Recruitment into GP specialty training has hit a record high, according to figures released by Health Education England today.
The GP specialty training fill rate for the first round of recruitment has increased by 2% compared to this time last year.
The figures revealed that 2,598 trainees were accepted this round compared with 2,533 at the same stage as last year. HEE reports they are hopeful they will again meet their target of recruiting 3250 trainees.
Last year, the target was surpassed for the first time when Matt Hancock announced that nearly 3,500 trainees had been recruited, a 10% increase from the previous year.
HEE deputy medical director for primary care Professor Simon Gregory said: ‘After our record-breaking year last year when we exceeded our target, we are delighted that trainees are continuing to apply for GP specialty training in such large numbers. It shows that our campaign to highlight General Practice as a rewarding, sustainable, flexible career is having a great impact.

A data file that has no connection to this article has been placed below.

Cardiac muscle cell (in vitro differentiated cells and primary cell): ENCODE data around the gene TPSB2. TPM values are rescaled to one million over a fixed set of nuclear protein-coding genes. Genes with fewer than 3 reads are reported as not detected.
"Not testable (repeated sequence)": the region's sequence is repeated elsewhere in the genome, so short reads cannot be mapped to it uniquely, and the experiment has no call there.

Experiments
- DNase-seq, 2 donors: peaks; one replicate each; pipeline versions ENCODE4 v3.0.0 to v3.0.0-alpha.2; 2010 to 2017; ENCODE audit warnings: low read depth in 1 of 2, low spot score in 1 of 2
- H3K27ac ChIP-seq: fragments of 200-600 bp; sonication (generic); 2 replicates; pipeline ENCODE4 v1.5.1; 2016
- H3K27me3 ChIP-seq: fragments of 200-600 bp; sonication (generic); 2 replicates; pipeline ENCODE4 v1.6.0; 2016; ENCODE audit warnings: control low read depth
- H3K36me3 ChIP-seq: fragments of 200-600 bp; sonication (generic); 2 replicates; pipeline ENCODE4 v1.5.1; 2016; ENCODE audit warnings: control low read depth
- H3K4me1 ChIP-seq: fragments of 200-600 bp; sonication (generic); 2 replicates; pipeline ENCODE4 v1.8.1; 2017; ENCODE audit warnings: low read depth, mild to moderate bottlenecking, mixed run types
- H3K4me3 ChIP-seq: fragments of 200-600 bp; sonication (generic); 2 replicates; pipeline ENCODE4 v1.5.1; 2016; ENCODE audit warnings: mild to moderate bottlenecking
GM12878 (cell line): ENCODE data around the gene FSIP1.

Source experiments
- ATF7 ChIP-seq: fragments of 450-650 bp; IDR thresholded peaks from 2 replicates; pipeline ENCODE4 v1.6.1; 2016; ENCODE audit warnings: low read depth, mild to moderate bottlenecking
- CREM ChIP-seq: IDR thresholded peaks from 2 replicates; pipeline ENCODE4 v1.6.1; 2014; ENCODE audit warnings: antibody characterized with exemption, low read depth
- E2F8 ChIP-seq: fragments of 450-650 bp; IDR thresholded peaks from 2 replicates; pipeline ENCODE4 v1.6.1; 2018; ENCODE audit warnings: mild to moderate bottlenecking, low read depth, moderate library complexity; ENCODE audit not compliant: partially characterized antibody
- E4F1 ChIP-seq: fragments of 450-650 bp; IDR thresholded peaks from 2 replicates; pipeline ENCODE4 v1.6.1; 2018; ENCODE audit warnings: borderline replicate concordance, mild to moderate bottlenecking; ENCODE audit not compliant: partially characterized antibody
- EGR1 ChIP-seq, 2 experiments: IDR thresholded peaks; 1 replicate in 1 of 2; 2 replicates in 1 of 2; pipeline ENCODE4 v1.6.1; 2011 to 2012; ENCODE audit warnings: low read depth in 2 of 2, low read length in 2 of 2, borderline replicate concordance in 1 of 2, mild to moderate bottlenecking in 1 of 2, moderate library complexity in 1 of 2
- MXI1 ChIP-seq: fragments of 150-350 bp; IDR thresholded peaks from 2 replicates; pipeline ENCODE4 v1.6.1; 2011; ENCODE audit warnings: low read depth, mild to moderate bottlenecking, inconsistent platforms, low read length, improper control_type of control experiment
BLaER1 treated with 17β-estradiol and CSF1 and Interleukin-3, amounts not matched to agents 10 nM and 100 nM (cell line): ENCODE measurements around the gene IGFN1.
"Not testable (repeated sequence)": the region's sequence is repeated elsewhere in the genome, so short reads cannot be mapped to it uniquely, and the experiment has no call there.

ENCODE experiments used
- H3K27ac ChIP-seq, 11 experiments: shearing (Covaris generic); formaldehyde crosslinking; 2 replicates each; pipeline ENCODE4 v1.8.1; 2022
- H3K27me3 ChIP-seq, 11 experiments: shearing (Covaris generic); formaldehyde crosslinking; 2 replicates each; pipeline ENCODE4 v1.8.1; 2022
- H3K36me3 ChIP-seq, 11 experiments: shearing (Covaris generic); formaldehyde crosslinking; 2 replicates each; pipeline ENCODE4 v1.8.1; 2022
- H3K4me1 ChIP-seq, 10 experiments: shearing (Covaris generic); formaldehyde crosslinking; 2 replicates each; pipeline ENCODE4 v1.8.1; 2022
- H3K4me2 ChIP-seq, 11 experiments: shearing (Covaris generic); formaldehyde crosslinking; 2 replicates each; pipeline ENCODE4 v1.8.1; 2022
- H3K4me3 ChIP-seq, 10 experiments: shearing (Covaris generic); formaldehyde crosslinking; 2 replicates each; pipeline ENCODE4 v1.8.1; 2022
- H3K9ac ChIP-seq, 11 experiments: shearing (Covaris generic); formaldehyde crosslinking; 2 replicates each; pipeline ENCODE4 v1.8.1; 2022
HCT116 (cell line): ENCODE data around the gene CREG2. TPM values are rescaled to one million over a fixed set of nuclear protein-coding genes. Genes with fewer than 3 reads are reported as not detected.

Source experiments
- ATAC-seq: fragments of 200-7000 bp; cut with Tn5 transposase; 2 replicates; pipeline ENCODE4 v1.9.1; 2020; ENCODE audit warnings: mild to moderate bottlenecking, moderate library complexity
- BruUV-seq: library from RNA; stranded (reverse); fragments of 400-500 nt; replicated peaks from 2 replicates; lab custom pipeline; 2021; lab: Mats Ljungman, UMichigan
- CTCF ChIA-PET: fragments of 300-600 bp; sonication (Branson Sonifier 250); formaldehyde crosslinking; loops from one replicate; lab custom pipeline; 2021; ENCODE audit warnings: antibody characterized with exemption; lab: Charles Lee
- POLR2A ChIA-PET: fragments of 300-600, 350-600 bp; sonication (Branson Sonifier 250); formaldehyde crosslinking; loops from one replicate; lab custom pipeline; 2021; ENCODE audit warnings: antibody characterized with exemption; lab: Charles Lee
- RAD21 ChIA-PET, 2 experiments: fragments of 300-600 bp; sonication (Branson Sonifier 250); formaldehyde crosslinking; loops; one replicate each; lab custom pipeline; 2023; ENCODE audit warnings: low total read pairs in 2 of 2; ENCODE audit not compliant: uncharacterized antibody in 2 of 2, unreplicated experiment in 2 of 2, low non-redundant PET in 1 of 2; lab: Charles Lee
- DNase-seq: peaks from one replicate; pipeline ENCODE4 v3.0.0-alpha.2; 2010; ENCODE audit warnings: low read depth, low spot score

‘It’s great that so many doctors are choosing a career in general practice. Many of our educators are telling us that the calibre of applicants is also high which is great news. I would like to thank everyone who is working hard to promote GP Specialty Training.
RCGP chair Professor Helen Stokes-Lampard said the numbers were ‘excellent news.’
She said: ‘It’s hugely encouraging to see that a record number of doctors are choosing a career in general practice, helping to provide high-quality care to thousands of patients every day.
‘Being a GP can be the best job in the world – it’s dynamic, varied, intellectually-stimulating and enormously rewarding – as long as we are given the proper resources and funding we need to allow us to keep up with patient demand and the evolving face of modern healthcare.
‘GPs are the cornerstone of the NHS, which is why it’s more important than ever that we redouble our efforts to ensure the profession is not only fit for new recruits, but also for existing GPs and those who might be thinking of returning to general practice.
‘We will continue to work with the Government and others to achieve this within the shortest possible time, notwithstanding the challenges we face.’
Earlier this year, an official report showed fewer trainee doctors in their foundation year were intending to become GPs.
Meanwhile, in January, Mr Hancock told Pulse he had not set a target date for when the Government should meet the target of recruiting 5,000 GPs.